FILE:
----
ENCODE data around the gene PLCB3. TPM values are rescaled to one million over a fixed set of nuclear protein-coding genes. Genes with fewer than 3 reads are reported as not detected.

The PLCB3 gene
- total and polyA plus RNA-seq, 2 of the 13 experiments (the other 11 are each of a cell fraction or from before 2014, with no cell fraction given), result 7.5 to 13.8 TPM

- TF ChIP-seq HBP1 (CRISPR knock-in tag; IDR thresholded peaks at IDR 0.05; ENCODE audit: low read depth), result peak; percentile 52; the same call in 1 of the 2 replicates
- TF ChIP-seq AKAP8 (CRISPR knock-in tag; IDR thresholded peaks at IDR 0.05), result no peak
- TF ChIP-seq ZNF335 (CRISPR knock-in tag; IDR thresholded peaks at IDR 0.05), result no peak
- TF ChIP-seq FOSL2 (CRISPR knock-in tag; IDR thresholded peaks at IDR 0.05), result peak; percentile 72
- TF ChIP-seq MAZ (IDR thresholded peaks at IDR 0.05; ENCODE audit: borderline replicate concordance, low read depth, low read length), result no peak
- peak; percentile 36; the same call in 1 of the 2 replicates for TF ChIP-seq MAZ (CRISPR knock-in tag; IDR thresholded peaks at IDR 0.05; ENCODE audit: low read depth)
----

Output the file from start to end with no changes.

ENCODE data around the gene PLCB3. TPM values are rescaled to one million over a fixed set of nuclear protein-coding genes. Genes with fewer than 3 reads are reported as not detected.

The PLCB3 gene
- total and polyA plus RNA-seq, 2 of the 13 experiments (the other 11 are each of a cell fraction or from before 2014, with no cell fraction given), result 7.5 to 13.8 TPM

- TF ChIP-seq HBP1 (CRISPR knock-in tag; IDR thresholded peaks at IDR 0.05; ENCODE audit: low read depth), result peak; percentile 52; the same call in 1 of the 2 replicates
- TF ChIP-seq AKAP8 (CRISPR knock-in tag; IDR thresholded peaks at IDR 0.05), result no peak
- TF ChIP-seq ZNF335 (CRISPR knock-in tag; IDR thresholded peaks at IDR 0.05), result no peak
- TF ChIP-seq FOSL2 (CRISPR knock-in tag; IDR thresholded peaks at IDR 0.05), result peak; percentile 72
- TF ChIP-seq MAZ (IDR thresholded peaks at IDR 0.05; ENCODE audit: borderline replicate concordance, low read depth, low read length), result no peak
- peak; percentile 36; the same call in 1 of the 2 replicates for TF ChIP-seq MAZ (CRISPR knock-in tag; IDR thresholded peaks at IDR 0.05; ENCODE audit: low read depth)